Jun 30, 2020
A New Normal – The Advancement of Unmanned Systems in a COVID-19 World
The Unmanned Systems Association of Virginia and McGuireWoods Consulting, with experts from across the unmanned systems sectors, held a discussion on how COVID-19 is spurring the growth of unmanned systems and how, and what, policies can help continue to advance the economic success of the industry in the Commonwealth of Virginia.
The Advancement of Unmanned Systems in a COVID-19 World – Key Takeaways
On June 30, the Unmanned Systems Association of Virginia and McGuireWoods Consulting hosted a webinar exploring the advancement of unmanned systems in a COVID-19 world, with experts from across the unmanned systems sectors, including ground, aerial and maritime. Panelists were joined by Virginia Secretary of Transportation Shannon Valentine, who spoke about Virginia’s efforts to lead the advancement of unmanned technologies.
“I believe Virginia is uniquely positioned in this sector because of our higher education facilities, our workforce and our unparalleled transportation network,” she noted. “Virginia’s Office of Innovation and Research is working on how we can solve transportation issues creatively, how we can show others around the world that Virginia is open for business and that the transportation resources we bring to the table are unmatched.”
Also joining the panel was Anthony Wood, Head of Innovation at the Virginia Information Technologies Agency (VITA). Wood echoed Secretary Valentine’s sentiments on sharing innovation within the Commonwealth, noting that collaboration between industries is key for harnessing relationships and educating not only agencies and suppliers, but also policymakers to create thoughtful legislation and regulation around the unmanned sector to encourage growth.
Ground – Partnerships are key for growth. The autonomous vehicle (AV) industry has felt the economic impacts of the COVID-19 pandemic, but this has led to consolidation and increased partnerships between leading companies. The pandemic has also led to more consumer enthusiasm for AV technology, with a potential for a societal shift in the way we travel and commute. In order for the AV sector to grow on the road, a seamless and reliable wireless network is more important than ever. Connected vehicles have the potential to communicate with each other, roads, bridges, buildings and more, but COVID-19 has shown the enormity of the digital divide in the U.S., especially in rural areas and underserved communities. Important work needs to be done within municipalities to combat this issue and other regulatory hurdles. Finally, research and development is underway at the university level, exploring ethical questions in software that is fed into these ground-based systems, including autonomous manufacturing robots, autonomous and computer-aided surgery, autonomous harvesting equipment on farms, and more. The same teams are also working with policymakers to help them understand these systems. This dual approach will lead to well-balanced policies and regulations.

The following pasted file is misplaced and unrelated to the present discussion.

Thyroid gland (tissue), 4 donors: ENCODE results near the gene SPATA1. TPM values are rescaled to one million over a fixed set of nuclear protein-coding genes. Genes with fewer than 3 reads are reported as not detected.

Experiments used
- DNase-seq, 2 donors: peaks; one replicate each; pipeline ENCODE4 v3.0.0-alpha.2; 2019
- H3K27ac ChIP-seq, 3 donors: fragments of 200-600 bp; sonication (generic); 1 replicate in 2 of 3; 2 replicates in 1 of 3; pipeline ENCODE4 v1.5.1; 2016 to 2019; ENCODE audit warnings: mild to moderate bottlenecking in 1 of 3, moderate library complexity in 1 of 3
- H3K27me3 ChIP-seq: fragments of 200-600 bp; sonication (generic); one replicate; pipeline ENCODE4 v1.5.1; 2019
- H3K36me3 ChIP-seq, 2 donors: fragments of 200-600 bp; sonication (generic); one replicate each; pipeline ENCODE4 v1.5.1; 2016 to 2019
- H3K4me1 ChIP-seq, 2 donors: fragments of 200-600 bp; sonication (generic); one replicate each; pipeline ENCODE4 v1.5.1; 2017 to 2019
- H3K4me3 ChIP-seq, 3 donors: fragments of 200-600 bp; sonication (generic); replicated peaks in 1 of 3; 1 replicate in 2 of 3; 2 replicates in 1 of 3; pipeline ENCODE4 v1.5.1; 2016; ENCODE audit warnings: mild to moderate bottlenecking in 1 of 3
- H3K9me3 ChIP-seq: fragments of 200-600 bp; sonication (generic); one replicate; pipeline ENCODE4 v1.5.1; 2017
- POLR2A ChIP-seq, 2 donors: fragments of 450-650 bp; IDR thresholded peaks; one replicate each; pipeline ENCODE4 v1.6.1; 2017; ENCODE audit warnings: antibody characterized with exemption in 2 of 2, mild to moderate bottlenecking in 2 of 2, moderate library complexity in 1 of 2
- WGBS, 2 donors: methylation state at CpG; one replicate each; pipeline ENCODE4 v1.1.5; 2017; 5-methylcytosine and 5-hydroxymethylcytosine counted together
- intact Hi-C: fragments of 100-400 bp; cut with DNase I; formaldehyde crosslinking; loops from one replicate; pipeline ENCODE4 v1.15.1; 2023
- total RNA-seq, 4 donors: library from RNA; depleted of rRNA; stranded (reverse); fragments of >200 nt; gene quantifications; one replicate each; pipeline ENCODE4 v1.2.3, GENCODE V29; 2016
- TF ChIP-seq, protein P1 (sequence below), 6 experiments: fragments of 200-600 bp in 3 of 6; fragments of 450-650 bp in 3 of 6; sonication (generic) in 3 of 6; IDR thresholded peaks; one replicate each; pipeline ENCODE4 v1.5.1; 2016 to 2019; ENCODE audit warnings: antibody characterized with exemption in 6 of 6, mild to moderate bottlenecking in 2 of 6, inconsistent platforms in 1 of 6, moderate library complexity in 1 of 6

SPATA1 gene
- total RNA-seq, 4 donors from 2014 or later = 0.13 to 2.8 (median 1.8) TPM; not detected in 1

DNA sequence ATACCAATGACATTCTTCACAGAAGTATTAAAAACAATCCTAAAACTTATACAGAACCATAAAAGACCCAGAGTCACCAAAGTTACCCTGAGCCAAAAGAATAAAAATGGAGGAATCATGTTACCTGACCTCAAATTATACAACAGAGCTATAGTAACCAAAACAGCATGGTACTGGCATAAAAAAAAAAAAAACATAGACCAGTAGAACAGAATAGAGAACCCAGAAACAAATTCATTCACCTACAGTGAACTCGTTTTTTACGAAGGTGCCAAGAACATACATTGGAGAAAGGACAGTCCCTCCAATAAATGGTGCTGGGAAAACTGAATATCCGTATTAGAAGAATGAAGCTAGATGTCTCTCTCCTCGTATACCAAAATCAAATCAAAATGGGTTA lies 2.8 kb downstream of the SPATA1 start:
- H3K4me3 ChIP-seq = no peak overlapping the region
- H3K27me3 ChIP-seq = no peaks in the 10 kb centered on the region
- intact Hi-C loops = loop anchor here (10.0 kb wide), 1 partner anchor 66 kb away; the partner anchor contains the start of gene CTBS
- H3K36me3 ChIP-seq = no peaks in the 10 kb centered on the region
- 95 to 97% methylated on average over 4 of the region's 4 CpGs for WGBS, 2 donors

Aerial – UAS technology has proven its effectiveness, but federal regulation is lagging. COVID-19 has opened a myriad of opportunities for drones, including contactless delivery of medical supplies, grocery staples, hot meals, cleaning supplies, books from local libraries and games and activities for kids. Orders have increased during the pandemic, indicating a positive reaction to the new technology, while helping local businesses keep and gain customers. In addition, Dominion Energy has seen increased acceptance of drones as the technology has been used to conduct inspections, gather data and distribute that data to the right people in the midst of the pandemic when manned inspections had to stop. Even with the effectiveness of the new technology, the regulatory framework for drones is advancing slowly at the federal level. Beyond visual line of sight waivers are hard to receive, and in most cases the FAA still requires visual observers as even with the waiver. The FAA has not waived regulations to allow operations for compensation or hire without a Part 135 air carrier certificate, which has prevented companies from conducting pandemic relief operations even for humanitarian purposes. Despite these challenges, the FAA is moving forward with varying initiatives, with a couple of proposed rules expected to be made final later this year.
Maritime – Complex laws and regulations lead to slower adoption of technology, but forward progress exists. Compared to the ground and air, unmanned systems in the maritime industry have proceeded at a slower pace. The complexity of the maritime world – not as cohesive as a single country, trading partners from all over the world, different rules for different vessels, different ways to assess liabilities – only becomes more complex when new technology is introduced. It’s a slow moving process to try and recalibrate for new technology. Efforts are being made to get the international maritime organizations and conventions in line. The biggest hurdle in the commercial world is capital investment. Trade has slowed with the pandemic, and with vessels in service for 25+ years, it will be some time before many are redesigned with new technology. The vessels will also need to adapt to local cultures and navigational needs of a particular area, since each country is able to change laws in water around their land mass. The Navy has put more emphasis on unmanned systems in recent years, but it will take some time before adoption will have a commercial application that makes sense in the international world.